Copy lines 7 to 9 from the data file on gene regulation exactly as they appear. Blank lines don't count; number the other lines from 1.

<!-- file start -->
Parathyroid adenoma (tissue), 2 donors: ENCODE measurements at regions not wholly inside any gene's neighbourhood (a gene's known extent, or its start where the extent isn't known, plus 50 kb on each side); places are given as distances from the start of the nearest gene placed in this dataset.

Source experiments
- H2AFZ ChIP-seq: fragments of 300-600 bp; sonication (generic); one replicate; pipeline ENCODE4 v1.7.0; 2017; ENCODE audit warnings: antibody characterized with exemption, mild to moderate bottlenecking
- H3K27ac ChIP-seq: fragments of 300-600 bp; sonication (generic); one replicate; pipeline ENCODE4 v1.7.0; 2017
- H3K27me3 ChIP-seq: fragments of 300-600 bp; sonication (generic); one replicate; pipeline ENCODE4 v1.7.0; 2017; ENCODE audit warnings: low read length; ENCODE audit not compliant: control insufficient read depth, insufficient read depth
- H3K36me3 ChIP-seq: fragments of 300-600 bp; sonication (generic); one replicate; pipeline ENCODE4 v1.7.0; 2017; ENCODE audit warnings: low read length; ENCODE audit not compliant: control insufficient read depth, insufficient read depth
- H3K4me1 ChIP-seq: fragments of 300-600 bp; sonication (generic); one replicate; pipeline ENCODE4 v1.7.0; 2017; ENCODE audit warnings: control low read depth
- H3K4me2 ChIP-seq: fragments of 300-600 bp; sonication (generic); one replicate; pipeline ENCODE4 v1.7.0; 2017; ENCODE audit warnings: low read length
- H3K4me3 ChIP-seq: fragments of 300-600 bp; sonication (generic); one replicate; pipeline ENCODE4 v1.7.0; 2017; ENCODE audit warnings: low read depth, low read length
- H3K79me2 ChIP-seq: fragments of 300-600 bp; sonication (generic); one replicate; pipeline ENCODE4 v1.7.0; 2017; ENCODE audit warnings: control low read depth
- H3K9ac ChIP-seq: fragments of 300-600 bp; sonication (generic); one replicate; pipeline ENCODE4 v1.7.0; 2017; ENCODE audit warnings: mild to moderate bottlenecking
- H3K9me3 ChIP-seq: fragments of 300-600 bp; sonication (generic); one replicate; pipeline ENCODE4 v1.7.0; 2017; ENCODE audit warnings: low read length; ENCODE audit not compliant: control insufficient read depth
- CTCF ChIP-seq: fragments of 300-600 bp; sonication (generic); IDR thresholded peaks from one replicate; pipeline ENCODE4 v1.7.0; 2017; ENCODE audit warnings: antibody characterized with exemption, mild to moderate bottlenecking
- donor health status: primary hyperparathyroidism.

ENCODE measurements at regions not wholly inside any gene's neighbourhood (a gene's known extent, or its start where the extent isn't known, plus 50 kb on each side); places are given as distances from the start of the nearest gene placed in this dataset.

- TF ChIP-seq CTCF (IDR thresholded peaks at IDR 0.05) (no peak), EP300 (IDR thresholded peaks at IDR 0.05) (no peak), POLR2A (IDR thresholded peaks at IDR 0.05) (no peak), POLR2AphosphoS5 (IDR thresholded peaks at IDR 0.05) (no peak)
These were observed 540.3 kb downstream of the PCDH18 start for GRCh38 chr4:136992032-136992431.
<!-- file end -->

- H3K4me1 ChIP-seq: fragments of 300-600 bp; sonication (generic); one replicate; pipeline ENCODE4 v1.7.0; 2017; ENCODE audit warnings: control low read depth
- H3K4me2 ChIP-seq: fragments of 300-600 bp; sonication (generic); one replicate; pipeline ENCODE4 v1.7.0; 2017; ENCODE audit warnings: low read length
- H3K4me3 ChIP-seq: fragments of 300-600 bp; sonication (generic); one replicate; pipeline ENCODE4 v1.7.0; 2017; ENCODE audit warnings: low read depth, low read length